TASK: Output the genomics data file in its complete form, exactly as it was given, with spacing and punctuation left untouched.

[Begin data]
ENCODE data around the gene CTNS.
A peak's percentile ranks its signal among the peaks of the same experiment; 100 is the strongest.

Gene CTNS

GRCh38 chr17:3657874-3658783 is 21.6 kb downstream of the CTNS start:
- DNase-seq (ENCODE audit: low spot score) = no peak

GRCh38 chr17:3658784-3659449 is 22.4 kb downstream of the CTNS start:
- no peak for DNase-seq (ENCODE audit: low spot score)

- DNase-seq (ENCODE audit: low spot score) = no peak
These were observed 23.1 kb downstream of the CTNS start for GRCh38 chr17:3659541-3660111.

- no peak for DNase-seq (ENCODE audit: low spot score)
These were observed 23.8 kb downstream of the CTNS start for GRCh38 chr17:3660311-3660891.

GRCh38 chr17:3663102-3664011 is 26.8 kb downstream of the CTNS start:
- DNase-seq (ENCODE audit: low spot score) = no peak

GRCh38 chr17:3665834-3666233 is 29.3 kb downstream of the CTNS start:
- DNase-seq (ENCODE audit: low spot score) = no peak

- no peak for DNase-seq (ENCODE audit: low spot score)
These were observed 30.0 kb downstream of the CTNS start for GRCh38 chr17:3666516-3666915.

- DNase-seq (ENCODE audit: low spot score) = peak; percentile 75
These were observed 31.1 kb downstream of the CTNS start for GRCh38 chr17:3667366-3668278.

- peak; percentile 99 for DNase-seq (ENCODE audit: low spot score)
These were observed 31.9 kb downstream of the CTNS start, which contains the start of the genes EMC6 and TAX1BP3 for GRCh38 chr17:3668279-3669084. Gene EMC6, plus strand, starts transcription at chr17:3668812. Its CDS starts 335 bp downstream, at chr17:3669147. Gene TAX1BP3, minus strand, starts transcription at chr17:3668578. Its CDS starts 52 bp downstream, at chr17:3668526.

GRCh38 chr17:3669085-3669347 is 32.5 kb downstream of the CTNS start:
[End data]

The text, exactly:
ENCODE data around the gene CTNS.
A peak's percentile ranks its signal among the peaks of the same experiment; 100 is the strongest.

Gene CTNS

GRCh38 chr17:3657874-3658783 is 21.6 kb downstream of the CTNS start:
- DNase-seq (ENCODE audit: low spot score) = no peak

GRCh38 chr17:3658784-3659449 is 22.4 kb downstream of the CTNS start:
- no peak for DNase-seq (ENCODE audit: low spot score)

- DNase-seq (ENCODE audit: low spot score) = no peak
These were observed 23.1 kb downstream of the CTNS start for GRCh38 chr17:3659541-3660111.

- no peak for DNase-seq (ENCODE audit: low spot score)
These were observed 23.8 kb downstream of the CTNS start for GRCh38 chr17:3660311-3660891.

GRCh38 chr17:3663102-3664011 is 26.8 kb downstream of the CTNS start:
- DNase-seq (ENCODE audit: low spot score) = no peak

GRCh38 chr17:3665834-3666233 is 29.3 kb downstream of the CTNS start:
- DNase-seq (ENCODE audit: low spot score) = no peak

- no peak for DNase-seq (ENCODE audit: low spot score)
These were observed 30.0 kb downstream of the CTNS start for GRCh38 chr17:3666516-3666915.

- DNase-seq (ENCODE audit: low spot score) = peak; percentile 75
These were observed 31.1 kb downstream of the CTNS start for GRCh38 chr17:3667366-3668278.

- peak; percentile 99 for DNase-seq (ENCODE audit: low spot score)
These were observed 31.9 kb downstream of the CTNS start, which contains the start of the genes EMC6 and TAX1BP3 for GRCh38 chr17:3668279-3669084. Gene EMC6, plus strand, starts transcription at chr17:3668812. Its CDS starts 335 bp downstream, at chr17:3669147. Gene TAX1BP3, minus strand, starts transcription at chr17:3668578. Its CDS starts 52 bp downstream, at chr17:3668526.

GRCh38 chr17:3669085-3669347 is 32.5 kb downstream of the CTNS start: